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		      Kerberos Mailing List Archives

daemon@ATHENA.MIT.EDU (Hugh C. Lauer)
Wed Jan 24 17:51:43 1990

From: lauer@BTC.KODAK.COM (Hugh C. Lauer)
To: kerberos@ATHENA.MIT.EDU
Cc: lauer@BTC.KODAK.COM


I may have had too high an expectation for Kerberos, or perhaps I am
overlooking something obvious.  I had hoped that it would help me solve
an adminstration problem of a large number of users over a wide area
network, but upon experimentation it seems that it does not.

What I want to do:-  I have a half-dozen or so sites spread across the
country, each with a local system administrator (whom I am prepared to
trust).  I want each site to be able to register its own users, but I
want all of the users to be able to login into hosts at the other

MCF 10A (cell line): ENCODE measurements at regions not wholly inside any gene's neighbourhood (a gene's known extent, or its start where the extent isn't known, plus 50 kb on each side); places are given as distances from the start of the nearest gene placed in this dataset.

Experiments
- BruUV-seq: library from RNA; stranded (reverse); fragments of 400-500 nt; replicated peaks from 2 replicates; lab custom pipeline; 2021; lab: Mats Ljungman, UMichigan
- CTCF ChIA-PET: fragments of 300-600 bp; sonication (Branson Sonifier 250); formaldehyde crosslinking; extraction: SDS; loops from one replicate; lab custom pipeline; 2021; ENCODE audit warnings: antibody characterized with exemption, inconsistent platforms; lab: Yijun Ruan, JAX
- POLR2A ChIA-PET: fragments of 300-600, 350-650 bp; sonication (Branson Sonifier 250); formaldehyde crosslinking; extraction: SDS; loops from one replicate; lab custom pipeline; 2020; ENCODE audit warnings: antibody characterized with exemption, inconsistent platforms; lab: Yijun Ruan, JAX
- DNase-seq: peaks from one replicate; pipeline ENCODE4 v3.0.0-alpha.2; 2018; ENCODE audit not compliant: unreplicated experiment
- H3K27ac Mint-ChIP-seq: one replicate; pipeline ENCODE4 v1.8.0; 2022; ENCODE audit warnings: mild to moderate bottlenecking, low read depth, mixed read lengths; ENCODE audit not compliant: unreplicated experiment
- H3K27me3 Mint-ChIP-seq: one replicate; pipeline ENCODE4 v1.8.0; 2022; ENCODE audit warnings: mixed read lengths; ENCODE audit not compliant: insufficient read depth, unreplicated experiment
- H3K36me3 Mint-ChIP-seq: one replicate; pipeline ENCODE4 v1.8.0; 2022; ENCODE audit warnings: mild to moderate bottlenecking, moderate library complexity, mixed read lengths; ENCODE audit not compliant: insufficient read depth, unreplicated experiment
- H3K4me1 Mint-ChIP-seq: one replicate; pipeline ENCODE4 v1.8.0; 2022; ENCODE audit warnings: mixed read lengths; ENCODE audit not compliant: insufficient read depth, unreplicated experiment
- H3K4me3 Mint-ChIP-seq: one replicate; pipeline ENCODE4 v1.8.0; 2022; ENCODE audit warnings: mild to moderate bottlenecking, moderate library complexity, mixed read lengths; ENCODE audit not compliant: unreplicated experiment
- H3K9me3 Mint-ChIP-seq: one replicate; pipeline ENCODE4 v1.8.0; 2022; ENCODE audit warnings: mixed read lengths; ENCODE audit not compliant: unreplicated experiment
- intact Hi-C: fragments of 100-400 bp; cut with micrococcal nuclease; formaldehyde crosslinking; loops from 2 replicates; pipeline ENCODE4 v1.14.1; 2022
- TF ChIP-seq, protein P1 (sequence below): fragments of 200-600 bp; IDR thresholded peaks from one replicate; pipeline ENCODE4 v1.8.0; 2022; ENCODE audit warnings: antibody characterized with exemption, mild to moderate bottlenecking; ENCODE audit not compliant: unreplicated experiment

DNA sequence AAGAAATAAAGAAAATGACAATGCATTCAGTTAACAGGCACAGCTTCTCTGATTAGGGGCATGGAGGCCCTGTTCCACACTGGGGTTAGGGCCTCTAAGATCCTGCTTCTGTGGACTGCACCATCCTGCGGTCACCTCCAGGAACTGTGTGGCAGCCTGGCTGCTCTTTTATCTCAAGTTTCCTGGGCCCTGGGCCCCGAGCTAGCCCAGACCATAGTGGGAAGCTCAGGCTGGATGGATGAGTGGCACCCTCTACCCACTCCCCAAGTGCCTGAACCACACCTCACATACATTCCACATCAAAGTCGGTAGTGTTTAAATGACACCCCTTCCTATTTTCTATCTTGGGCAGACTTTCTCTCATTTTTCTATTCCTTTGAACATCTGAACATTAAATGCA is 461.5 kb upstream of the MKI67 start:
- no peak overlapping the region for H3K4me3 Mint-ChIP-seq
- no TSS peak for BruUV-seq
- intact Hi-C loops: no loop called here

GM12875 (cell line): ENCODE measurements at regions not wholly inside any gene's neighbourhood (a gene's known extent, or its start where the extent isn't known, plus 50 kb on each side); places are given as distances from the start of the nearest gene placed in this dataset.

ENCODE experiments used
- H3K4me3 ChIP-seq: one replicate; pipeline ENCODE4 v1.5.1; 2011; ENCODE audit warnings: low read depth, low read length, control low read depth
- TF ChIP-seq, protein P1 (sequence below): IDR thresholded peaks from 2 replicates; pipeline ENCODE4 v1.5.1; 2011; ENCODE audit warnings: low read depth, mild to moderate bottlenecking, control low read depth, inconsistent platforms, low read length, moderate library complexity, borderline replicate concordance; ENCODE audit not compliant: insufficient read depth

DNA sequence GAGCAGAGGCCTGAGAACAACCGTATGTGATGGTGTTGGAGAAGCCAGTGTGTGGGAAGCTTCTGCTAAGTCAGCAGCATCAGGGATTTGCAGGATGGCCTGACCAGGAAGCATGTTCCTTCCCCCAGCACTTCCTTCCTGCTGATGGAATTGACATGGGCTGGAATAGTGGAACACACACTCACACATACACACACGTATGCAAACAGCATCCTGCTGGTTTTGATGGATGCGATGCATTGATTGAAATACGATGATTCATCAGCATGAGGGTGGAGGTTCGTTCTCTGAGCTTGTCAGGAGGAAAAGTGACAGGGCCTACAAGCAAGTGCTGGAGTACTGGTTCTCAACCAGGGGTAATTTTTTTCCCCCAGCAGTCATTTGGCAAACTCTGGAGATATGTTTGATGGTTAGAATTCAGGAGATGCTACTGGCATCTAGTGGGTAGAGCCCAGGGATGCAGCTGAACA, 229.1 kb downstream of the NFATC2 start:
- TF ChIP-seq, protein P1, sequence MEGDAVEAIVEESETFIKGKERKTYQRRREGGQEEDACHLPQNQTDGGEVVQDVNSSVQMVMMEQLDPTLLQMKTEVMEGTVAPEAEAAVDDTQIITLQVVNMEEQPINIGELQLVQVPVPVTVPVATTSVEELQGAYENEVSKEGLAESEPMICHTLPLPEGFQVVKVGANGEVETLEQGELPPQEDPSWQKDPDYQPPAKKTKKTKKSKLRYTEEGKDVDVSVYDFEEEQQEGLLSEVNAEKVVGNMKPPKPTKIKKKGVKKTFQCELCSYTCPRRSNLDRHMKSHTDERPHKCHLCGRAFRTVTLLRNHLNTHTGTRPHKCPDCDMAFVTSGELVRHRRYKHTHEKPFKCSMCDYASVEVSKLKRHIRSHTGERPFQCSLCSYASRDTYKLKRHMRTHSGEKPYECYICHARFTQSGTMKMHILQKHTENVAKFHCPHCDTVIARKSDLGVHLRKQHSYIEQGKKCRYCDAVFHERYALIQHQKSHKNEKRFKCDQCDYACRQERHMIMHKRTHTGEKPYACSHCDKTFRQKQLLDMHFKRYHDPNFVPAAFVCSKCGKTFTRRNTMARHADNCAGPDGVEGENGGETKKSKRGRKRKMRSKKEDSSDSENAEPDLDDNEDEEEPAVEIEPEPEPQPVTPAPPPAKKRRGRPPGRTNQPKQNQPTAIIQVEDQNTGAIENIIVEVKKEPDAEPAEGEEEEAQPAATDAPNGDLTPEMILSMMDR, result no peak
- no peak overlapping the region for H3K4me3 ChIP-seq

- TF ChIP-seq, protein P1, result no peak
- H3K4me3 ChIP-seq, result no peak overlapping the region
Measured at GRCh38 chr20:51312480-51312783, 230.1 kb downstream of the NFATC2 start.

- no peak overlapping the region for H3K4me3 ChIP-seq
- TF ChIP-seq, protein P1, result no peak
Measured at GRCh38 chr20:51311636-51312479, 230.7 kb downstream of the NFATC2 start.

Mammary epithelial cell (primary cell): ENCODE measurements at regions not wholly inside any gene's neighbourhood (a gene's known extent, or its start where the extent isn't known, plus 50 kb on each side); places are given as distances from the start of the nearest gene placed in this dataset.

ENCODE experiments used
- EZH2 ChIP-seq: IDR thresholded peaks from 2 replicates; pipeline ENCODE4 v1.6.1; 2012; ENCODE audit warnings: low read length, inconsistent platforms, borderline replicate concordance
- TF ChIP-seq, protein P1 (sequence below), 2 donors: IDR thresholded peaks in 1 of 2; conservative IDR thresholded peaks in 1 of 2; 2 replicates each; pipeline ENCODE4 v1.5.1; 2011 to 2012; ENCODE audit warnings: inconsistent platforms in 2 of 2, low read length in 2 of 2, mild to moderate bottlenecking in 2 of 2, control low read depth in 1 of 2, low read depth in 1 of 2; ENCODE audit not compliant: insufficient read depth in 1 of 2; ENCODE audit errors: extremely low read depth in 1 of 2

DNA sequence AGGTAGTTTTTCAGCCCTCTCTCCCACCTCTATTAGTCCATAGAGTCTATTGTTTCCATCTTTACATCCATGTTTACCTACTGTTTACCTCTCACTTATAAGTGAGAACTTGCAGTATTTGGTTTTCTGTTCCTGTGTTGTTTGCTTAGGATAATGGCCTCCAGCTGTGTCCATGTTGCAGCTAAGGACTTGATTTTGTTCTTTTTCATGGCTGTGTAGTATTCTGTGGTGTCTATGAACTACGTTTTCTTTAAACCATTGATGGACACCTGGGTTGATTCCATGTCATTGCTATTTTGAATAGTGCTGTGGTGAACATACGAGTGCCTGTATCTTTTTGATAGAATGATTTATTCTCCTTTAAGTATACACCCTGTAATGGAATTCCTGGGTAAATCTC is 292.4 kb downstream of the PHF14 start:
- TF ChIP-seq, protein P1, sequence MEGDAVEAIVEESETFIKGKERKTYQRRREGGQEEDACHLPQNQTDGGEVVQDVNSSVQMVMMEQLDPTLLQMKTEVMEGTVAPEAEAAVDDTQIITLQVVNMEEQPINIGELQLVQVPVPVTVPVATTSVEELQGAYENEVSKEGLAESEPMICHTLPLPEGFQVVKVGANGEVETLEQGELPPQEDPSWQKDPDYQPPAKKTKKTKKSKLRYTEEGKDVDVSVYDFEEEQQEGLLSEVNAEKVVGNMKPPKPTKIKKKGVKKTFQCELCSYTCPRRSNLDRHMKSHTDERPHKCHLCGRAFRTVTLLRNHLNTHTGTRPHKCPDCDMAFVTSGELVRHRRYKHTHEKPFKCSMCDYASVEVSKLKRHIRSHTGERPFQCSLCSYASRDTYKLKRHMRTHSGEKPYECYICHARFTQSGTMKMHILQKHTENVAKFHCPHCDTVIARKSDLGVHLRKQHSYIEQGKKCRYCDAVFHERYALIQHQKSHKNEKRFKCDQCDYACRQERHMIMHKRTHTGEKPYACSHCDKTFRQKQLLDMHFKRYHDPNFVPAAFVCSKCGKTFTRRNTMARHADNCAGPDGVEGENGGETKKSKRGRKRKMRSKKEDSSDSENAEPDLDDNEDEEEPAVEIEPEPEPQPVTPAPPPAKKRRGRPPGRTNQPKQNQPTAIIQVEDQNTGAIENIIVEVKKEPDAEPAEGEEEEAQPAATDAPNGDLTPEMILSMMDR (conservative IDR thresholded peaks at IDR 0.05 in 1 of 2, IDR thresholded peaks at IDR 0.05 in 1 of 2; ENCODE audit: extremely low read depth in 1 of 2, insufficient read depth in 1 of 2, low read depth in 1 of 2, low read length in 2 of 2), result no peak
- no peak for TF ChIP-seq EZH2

sites, either physically when they are travelling or remotely via the
network.  When they do, I want them to at least be recognized as
themselves; in a more advanced world, it would be nice to also let them
have their own home directories, etc.

So I started experimenting with Kerberos; for the time being, I avoided
replicated databases and multiple realms.  For basics, I tried creating
a number of fictitious users in a single Kerberos database, then set up
and registered some services with the same database.  Then I
authenticated myself as one of these fictitious users and tried to do
what a real remote user would have done -- rlogin to one of the
registered servers.  The authentication seemed to proceed to
completion, but the server returned an error message of the following form:-

	pyramus% rlogin tundra
	login: lauer has not given you permission to login without a password.
	Password:

The only password that it seemed accept is MY personal password.

Of course, the fictitious user is not registered in /etc/passwd on the
remote machine, so what user id would he have become if he did
successfully log in?  do all such users become me?

Am I overlooking something very simple and dumb, or am I expecting too
much of Kerberos?  Do I have to register all of the users of all of my
sites in a giant /etc/passwd file and propagate it everywhere?  or what?